I have tremendous shoes to fill.

This week has been a haze, as you can imagine. One of deep sorrow mingled with relief, pride and joy. There’s a perpetual lump in my throat that won’t go away quite yet, but the heart feels lighter with every memory relived, every funny story retold, every testimony of my mother’s character and spirit.

I remember a woman with the warmest, softest arms. Whose embrace felt secure and impenetrable, like a fortress. Whose eyes almost disappeared when she smiled. And she smiled often.

I remember travelling with her when she tutored other children. Reading the entire Ladybug series as I sat and waited for each session to end. I remember how they weren’t just students to her, but children she truly cared for. How she would keep the lonely ones company by playing board games with them after tutoring them. I remember how she brought some of them to vacation bible school. How she would scold them as though they were her own, because she honestly hoped that they would fulfil their potential. There was one time my husband Tony burst out laughing, because he heard my mother accuse one of her sleepy students for having scrambled eggs for brains.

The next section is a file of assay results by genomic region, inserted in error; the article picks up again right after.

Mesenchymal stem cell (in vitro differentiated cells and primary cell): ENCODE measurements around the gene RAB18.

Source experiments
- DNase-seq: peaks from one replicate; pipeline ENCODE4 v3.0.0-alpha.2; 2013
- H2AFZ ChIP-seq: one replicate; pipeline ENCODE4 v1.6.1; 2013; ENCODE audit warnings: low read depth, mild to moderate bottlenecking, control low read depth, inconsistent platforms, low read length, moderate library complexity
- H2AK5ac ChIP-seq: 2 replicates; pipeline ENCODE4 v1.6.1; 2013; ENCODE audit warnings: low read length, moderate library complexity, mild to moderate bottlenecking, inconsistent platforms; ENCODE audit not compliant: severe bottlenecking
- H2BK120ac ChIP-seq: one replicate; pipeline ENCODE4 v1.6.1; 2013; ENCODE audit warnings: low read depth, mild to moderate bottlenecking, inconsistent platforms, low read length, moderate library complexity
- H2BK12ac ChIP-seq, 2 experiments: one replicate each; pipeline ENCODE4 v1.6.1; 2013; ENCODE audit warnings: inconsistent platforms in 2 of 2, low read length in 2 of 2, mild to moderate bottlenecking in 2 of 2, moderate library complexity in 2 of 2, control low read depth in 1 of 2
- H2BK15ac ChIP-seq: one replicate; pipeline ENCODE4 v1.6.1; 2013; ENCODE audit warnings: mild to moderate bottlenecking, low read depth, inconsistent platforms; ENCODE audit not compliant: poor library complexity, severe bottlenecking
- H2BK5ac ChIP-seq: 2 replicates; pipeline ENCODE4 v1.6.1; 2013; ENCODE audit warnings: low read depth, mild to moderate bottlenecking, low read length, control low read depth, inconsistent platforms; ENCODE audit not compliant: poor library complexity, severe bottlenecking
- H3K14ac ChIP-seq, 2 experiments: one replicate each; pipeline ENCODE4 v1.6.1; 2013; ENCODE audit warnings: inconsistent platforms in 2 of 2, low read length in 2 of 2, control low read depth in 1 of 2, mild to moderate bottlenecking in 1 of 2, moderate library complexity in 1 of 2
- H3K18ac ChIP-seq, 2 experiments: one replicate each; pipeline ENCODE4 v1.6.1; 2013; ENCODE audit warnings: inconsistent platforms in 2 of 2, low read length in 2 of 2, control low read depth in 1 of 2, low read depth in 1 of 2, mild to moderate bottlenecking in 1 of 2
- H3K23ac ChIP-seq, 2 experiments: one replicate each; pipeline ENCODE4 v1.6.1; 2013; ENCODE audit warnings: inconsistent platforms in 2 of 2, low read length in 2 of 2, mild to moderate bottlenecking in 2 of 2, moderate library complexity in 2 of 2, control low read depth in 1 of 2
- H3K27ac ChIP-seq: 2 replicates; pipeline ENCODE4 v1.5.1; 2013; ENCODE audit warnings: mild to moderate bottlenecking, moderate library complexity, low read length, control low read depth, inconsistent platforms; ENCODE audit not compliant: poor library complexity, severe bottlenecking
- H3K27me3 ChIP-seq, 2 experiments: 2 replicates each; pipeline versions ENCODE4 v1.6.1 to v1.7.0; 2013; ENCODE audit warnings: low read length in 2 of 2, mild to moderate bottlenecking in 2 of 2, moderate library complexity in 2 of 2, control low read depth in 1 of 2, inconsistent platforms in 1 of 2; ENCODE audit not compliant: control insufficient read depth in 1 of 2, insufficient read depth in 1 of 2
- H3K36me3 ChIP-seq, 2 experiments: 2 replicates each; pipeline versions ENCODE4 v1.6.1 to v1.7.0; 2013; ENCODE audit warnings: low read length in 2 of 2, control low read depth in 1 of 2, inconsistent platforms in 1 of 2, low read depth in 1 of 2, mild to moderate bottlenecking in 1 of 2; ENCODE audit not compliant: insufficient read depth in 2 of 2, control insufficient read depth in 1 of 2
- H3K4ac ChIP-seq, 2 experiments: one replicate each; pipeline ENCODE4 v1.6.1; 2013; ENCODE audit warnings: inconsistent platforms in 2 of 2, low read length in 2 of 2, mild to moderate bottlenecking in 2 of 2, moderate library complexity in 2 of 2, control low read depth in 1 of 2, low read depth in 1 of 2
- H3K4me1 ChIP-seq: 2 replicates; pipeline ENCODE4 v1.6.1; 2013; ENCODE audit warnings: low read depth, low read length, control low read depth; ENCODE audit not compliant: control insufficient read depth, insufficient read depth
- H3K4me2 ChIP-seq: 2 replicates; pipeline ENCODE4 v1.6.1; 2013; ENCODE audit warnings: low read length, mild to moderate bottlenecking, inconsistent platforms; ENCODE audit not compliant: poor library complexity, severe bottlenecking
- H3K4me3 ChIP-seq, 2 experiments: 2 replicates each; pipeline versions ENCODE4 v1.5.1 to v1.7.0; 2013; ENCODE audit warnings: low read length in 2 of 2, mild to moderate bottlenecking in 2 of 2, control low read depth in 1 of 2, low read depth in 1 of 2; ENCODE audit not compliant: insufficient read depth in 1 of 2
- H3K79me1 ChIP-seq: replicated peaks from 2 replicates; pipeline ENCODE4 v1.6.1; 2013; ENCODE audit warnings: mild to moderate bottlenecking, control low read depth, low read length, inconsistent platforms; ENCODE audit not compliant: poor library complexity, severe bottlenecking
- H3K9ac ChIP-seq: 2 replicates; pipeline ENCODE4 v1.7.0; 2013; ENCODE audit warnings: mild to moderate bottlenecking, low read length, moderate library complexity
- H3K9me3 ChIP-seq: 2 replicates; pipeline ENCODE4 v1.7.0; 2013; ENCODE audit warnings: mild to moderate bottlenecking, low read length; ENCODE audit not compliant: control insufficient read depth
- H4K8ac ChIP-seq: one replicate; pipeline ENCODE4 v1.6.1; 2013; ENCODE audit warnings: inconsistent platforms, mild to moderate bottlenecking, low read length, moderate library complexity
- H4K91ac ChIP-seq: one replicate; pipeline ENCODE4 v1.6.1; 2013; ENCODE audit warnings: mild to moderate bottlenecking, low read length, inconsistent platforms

I remember innumerous shopping trips and catching the last bus home. I remember sitting on the MRT for the first time from Orchard station to Toa Payoh, just for fun. It was the soft launch of the MRT system, and it was Christmas Eve. I remember standing at the bus stop after, when it had just passed midnight and all of Orchard Road stopped to honk their cars and cheer. The perks of having a single, unconventional mother.

I remember long walks to far-flung hawker centres for midnight feasts. The best conversations seemed to evolve long past dinner, when tummies are filled and moods are mellow. She was my confidante, my sounding board, my spiritual adviser. She was a fabulous listener. Even in my last trip in early March when I came alone, we talked well into the night when pain would not be stilled any other way. I am so, so thankful to God that I had that week with her. When we could just be mother and daughter. When we could just talk as we once did.